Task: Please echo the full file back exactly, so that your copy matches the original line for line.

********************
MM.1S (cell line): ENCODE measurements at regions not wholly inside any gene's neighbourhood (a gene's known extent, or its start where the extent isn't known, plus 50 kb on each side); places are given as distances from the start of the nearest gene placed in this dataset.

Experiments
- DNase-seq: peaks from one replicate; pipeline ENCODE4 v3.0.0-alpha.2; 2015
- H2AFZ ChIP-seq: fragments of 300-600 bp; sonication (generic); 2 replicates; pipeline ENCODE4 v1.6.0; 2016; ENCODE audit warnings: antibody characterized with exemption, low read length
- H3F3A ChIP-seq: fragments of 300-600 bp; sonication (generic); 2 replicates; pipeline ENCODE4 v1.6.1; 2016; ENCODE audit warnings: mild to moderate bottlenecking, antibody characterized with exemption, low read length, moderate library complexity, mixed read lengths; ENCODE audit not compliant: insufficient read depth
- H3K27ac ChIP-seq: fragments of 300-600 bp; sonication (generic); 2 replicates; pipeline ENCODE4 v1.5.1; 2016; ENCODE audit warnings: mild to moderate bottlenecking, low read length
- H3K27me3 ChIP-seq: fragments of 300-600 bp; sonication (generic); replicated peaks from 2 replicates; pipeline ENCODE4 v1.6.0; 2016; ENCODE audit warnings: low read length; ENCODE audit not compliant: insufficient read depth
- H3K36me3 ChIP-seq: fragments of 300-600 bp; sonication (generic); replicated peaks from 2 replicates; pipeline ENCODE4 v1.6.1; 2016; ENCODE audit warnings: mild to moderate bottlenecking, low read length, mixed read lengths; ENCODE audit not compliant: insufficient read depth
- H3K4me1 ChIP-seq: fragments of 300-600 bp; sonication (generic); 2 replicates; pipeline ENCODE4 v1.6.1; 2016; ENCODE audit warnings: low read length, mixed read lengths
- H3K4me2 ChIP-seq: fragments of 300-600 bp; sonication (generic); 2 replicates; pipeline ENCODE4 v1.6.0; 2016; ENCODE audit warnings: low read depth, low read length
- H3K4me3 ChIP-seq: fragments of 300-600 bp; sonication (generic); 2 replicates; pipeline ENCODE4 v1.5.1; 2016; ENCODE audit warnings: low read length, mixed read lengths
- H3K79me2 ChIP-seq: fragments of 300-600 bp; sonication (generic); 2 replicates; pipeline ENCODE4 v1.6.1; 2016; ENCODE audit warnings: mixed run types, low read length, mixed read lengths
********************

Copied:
MM.1S (cell line): ENCODE measurements at regions not wholly inside any gene's neighbourhood (a gene's known extent, or its start where the extent isn't known, plus 50 kb on each side); places are given as distances from the start of the nearest gene placed in this dataset.

Experiments
- DNase-seq: peaks from one replicate; pipeline ENCODE4 v3.0.0-alpha.2; 2015
- H2AFZ ChIP-seq: fragments of 300-600 bp; sonication (generic); 2 replicates; pipeline ENCODE4 v1.6.0; 2016; ENCODE audit warnings: antibody characterized with exemption, low read length
- H3F3A ChIP-seq: fragments of 300-600 bp; sonication (generic); 2 replicates; pipeline ENCODE4 v1.6.1; 2016; ENCODE audit warnings: mild to moderate bottlenecking, antibody characterized with exemption, low read length, moderate library complexity, mixed read lengths; ENCODE audit not compliant: insufficient read depth
- H3K27ac ChIP-seq: fragments of 300-600 bp; sonication (generic); 2 replicates; pipeline ENCODE4 v1.5.1; 2016; ENCODE audit warnings: mild to moderate bottlenecking, low read length
- H3K27me3 ChIP-seq: fragments of 300-600 bp; sonication (generic); replicated peaks from 2 replicates; pipeline ENCODE4 v1.6.0; 2016; ENCODE audit warnings: low read length; ENCODE audit not compliant: insufficient read depth
- H3K36me3 ChIP-seq: fragments of 300-600 bp; sonication (generic); replicated peaks from 2 replicates; pipeline ENCODE4 v1.6.1; 2016; ENCODE audit warnings: mild to moderate bottlenecking, low read length, mixed read lengths; ENCODE audit not compliant: insufficient read depth
- H3K4me1 ChIP-seq: fragments of 300-600 bp; sonication (generic); 2 replicates; pipeline ENCODE4 v1.6.1; 2016; ENCODE audit warnings: low read length, mixed read lengths
- H3K4me2 ChIP-seq: fragments of 300-600 bp; sonication (generic); 2 replicates; pipeline ENCODE4 v1.6.0; 2016; ENCODE audit warnings: low read depth, low read length
- H3K4me3 ChIP-seq: fragments of 300-600 bp; sonication (generic); 2 replicates; pipeline ENCODE4 v1.5.1; 2016; ENCODE audit warnings: low read length, mixed read lengths
- H3K79me2 ChIP-seq: fragments of 300-600 bp; sonication (generic); 2 replicates; pipeline ENCODE4 v1.6.1; 2016; ENCODE audit warnings: mixed run types, low read length, mixed read lengths